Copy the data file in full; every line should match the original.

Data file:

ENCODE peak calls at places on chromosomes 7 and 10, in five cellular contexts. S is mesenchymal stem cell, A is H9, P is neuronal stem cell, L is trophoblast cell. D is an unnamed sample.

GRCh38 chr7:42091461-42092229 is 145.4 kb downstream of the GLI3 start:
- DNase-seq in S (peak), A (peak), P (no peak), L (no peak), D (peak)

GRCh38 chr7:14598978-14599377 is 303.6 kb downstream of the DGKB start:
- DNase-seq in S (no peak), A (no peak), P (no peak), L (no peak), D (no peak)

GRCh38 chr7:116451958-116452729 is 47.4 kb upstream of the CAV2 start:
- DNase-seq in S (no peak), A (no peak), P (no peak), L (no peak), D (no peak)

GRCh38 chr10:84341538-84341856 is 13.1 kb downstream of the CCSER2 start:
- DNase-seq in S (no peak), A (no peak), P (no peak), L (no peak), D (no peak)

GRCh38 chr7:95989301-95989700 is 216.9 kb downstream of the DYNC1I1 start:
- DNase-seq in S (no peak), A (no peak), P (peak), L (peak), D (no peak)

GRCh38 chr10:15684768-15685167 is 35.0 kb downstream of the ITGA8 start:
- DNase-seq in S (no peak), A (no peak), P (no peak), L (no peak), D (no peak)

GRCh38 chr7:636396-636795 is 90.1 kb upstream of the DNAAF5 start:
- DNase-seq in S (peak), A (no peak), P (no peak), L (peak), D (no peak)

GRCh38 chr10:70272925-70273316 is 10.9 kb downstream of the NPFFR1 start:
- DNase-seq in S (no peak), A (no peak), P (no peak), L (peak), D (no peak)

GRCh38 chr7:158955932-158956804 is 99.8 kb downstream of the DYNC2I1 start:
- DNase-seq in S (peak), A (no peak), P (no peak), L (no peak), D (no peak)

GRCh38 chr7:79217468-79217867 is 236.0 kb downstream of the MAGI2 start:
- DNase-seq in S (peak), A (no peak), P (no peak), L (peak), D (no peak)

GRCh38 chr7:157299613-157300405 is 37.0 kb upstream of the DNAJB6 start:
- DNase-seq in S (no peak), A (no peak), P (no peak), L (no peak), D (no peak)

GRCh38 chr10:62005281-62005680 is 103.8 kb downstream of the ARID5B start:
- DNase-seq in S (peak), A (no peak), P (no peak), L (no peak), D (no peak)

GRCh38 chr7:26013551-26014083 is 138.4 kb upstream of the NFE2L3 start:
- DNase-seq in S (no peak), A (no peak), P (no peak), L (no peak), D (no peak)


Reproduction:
ENCODE peak calls at places on chromosomes 7 and 10, in five cellular contexts. S is mesenchymal stem cell, A is H9, P is neuronal stem cell, L is trophoblast cell. D is an unnamed sample.

GRCh38 chr7:42091461-42092229 is 145.4 kb downstream of the GLI3 start:
- DNase-seq in S (peak), A (peak), P (no peak), L (no peak), D (peak)

GRCh38 chr7:14598978-14599377 is 303.6 kb downstream of the DGKB start:
- DNase-seq in S (no peak), A (no peak), P (no peak), L (no peak), D (no peak)

GRCh38 chr7:116451958-116452729 is 47.4 kb upstream of the CAV2 start:
- DNase-seq in S (no peak), A (no peak), P (no peak), L (no peak), D (no peak)

GRCh38 chr10:84341538-84341856 is 13.1 kb downstream of the CCSER2 start:
- DNase-seq in S (no peak), A (no peak), P (no peak), L (no peak), D (no peak)

GRCh38 chr7:95989301-95989700 is 216.9 kb downstream of the DYNC1I1 start:
- DNase-seq in S (no peak), A (no peak), P (peak), L (peak), D (no peak)

GRCh38 chr10:15684768-15685167 is 35.0 kb downstream of the ITGA8 start:
- DNase-seq in S (no peak), A (no peak), P (no peak), L (no peak), D (no peak)

GRCh38 chr7:636396-636795 is 90.1 kb upstream of the DNAAF5 start:
- DNase-seq in S (peak), A (no peak), P (no peak), L (peak), D (no peak)

GRCh38 chr10:70272925-70273316 is 10.9 kb downstream of the NPFFR1 start:
- DNase-seq in S (no peak), A (no peak), P (no peak), L (peak), D (no peak)

GRCh38 chr7:158955932-158956804 is 99.8 kb downstream of the DYNC2I1 start:
- DNase-seq in S (peak), A (no peak), P (no peak), L (no peak), D (no peak)

GRCh38 chr7:79217468-79217867 is 236.0 kb downstream of the MAGI2 start:
- DNase-seq in S (peak), A (no peak), P (no peak), L (peak), D (no peak)

GRCh38 chr7:157299613-157300405 is 37.0 kb upstream of the DNAJB6 start:
- DNase-seq in S (no peak), A (no peak), P (no peak), L (no peak), D (no peak)

GRCh38 chr10:62005281-62005680 is 103.8 kb downstream of the ARID5B start:
- DNase-seq in S (peak), A (no peak), P (no peak), L (no peak), D (no peak)

GRCh38 chr7:26013551-26014083 is 138.4 kb upstream of the NFE2L3 start:
- DNase-seq in S (no peak), A (no peak), P (no peak), L (no peak), D (no peak)